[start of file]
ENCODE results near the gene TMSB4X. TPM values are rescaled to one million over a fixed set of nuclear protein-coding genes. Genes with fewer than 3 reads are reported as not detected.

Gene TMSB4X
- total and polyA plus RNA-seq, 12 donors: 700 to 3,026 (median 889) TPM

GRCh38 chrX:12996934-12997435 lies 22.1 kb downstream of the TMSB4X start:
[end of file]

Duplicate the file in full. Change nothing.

ENCODE results near the gene TMSB4X. TPM values are rescaled to one million over a fixed set of nuclear protein-coding genes. Genes with fewer than 3 reads are reported as not detected.

Gene TMSB4X
- total and polyA plus RNA-seq, 12 donors: 700 to 3,026 (median 889) TPM

GRCh38 chrX:12996934-12997435 lies 22.1 kb downstream of the TMSB4X start: